Murray, though, told reporters during a Friday introductory news conference that he fully embraces the tremendous expectations placed on him as a franchise signal-caller.
"As a kid, that's what you dream of: going to an organization and being that guy, turning the program around, organization around, winning Super Bowls," Murray said. "Like I said, I don't shy away from hard work. I feel like I'm not here to lose games or go through the motions. I'm here to change things up, so I'm ready to go. I can't wait."
The Cardinals certainly placed a lot of faith in Murray with the selection to help turn around a franchise that has gone 18-29-1 over the past three seasons, including a dismal 3-13 mark in 2018.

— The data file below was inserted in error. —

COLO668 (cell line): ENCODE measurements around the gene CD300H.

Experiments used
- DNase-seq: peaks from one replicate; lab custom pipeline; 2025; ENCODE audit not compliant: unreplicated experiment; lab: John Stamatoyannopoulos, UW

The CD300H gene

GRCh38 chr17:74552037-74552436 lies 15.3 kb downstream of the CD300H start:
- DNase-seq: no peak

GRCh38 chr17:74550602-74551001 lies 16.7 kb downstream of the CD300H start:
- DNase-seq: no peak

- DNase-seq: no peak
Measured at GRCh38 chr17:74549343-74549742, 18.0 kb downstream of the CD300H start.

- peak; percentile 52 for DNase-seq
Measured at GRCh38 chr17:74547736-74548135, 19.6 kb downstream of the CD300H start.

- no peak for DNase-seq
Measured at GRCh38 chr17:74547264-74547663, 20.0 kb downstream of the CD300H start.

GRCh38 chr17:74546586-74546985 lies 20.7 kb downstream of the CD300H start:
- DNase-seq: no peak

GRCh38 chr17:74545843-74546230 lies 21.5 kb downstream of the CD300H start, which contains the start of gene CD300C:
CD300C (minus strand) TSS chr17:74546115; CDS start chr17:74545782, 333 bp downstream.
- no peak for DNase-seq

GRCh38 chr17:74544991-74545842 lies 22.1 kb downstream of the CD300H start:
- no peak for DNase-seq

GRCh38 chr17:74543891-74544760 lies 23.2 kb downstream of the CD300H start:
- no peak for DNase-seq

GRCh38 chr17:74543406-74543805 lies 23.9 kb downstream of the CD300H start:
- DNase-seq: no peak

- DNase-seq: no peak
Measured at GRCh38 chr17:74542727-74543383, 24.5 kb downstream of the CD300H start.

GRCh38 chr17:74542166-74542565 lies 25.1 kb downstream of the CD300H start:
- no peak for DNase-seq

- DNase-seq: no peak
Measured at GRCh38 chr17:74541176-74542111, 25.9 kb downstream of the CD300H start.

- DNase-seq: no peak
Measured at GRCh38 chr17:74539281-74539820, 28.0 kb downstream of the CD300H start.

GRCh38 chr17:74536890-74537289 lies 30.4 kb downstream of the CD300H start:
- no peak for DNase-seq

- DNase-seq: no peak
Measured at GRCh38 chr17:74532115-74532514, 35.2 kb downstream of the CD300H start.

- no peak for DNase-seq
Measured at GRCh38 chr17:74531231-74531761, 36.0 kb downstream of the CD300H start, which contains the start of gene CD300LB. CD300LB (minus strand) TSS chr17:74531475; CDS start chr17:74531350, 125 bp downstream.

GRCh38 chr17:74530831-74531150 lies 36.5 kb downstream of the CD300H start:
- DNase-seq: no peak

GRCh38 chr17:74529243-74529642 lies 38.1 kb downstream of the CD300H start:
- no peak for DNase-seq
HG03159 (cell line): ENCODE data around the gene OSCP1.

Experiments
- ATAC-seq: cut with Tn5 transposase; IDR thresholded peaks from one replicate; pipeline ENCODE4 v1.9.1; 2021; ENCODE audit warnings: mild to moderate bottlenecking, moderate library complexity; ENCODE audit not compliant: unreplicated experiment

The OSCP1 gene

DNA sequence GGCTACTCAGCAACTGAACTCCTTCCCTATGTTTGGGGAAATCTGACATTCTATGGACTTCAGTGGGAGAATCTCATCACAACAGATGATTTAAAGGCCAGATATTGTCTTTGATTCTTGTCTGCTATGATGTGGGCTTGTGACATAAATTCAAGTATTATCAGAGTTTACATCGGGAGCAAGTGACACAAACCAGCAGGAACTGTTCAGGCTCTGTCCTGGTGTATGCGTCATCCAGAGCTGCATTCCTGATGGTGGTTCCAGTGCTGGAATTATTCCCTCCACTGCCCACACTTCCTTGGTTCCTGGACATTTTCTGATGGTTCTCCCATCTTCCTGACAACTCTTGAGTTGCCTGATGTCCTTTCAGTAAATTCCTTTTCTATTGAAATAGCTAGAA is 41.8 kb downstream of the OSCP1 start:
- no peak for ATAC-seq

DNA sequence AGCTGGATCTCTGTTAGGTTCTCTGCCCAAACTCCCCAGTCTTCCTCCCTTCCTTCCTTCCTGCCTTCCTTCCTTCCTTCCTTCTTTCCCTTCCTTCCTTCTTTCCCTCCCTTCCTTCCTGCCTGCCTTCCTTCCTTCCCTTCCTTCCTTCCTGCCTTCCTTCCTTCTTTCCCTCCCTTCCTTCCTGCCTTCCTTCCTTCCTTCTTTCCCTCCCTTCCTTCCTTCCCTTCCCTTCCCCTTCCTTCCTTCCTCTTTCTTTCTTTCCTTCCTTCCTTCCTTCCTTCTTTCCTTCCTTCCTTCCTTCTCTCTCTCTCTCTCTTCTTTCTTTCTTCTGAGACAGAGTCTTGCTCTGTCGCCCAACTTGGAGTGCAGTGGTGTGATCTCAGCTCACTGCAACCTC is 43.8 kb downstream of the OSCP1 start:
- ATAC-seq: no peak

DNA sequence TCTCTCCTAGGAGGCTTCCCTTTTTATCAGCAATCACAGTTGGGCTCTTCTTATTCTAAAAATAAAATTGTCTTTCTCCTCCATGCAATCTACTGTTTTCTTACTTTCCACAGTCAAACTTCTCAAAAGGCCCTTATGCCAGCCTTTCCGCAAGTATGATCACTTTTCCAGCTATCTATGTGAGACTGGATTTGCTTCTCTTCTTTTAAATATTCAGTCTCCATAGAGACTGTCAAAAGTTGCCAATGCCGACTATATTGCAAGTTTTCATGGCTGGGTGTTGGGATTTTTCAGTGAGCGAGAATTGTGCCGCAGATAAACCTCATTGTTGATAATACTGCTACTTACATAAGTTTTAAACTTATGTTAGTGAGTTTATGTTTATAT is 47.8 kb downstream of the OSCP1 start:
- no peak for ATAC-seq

Murray provides a dynamic dual-threat skill set to contribute to the rebuilding effort in Arizona with first-year head coach Kliff Kingsbury. In his lone season as a full-time starter at Oklahoma, Murray threw for 4,361 yards and 42 touchdowns against just seven interceptions, while added 1,001 yards rushing and 12 rushing scores.
General manager Steve Keim has remained steadfast on his stance that the Cardinals simply won't give away Rosen.
So, the bigger question going forward is what happens if Rosen remains on the roster after the draft and the Cardinals enter organized team activities and even training camp with two first-round quarterbacks?
Murray said his focus will fall on improving every day regardless of situation.
"That's my job," Murray said. "I'm not really worried about starting the first game or anything like that. For me, all I can do is come in, get better each and every day."